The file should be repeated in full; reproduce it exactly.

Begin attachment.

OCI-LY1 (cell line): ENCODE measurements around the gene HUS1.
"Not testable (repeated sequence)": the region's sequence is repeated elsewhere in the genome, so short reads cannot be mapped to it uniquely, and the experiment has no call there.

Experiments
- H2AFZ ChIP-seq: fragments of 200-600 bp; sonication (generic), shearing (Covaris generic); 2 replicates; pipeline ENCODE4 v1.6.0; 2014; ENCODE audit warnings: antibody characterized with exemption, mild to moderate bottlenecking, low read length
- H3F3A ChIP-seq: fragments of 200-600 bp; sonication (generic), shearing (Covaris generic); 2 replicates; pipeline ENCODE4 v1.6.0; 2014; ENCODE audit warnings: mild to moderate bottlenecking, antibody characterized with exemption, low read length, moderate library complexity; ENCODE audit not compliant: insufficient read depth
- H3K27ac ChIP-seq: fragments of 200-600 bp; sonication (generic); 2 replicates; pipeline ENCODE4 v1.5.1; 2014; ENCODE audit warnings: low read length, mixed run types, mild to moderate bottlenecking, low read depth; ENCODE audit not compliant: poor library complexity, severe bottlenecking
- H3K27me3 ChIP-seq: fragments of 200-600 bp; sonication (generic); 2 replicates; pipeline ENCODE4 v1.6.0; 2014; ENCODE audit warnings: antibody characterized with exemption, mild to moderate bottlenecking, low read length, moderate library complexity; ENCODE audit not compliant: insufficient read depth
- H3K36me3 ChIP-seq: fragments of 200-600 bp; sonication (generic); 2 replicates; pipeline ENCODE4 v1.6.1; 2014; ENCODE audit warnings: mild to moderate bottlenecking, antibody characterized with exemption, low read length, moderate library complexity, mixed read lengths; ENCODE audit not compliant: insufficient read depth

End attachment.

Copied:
OCI-LY1 (cell line): ENCODE measurements around the gene HUS1.
"Not testable (repeated sequence)": the region's sequence is repeated elsewhere in the genome, so short reads cannot be mapped to it uniquely, and the experiment has no call there.

Experiments
- H2AFZ ChIP-seq: fragments of 200-600 bp; sonication (generic), shearing (Covaris generic); 2 replicates; pipeline ENCODE4 v1.6.0; 2014; ENCODE audit warnings: antibody characterized with exemption, mild to moderate bottlenecking, low read length
- H3F3A ChIP-seq: fragments of 200-600 bp; sonication (generic), shearing (Covaris generic); 2 replicates; pipeline ENCODE4 v1.6.0; 2014; ENCODE audit warnings: mild to moderate bottlenecking, antibody characterized with exemption, low read length, moderate library complexity; ENCODE audit not compliant: insufficient read depth
- H3K27ac ChIP-seq: fragments of 200-600 bp; sonication (generic); 2 replicates; pipeline ENCODE4 v1.5.1; 2014; ENCODE audit warnings: low read length, mixed run types, mild to moderate bottlenecking, low read depth; ENCODE audit not compliant: poor library complexity, severe bottlenecking
- H3K27me3 ChIP-seq: fragments of 200-600 bp; sonication (generic); 2 replicates; pipeline ENCODE4 v1.6.0; 2014; ENCODE audit warnings: antibody characterized with exemption, mild to moderate bottlenecking, low read length, moderate library complexity; ENCODE audit not compliant: insufficient read depth
- H3K36me3 ChIP-seq: fragments of 200-600 bp; sonication (generic); 2 replicates; pipeline ENCODE4 v1.6.1; 2014; ENCODE audit warnings: mild to moderate bottlenecking, antibody characterized with exemption, low read length, moderate library complexity, mixed read lengths; ENCODE audit not compliant: insufficient read depth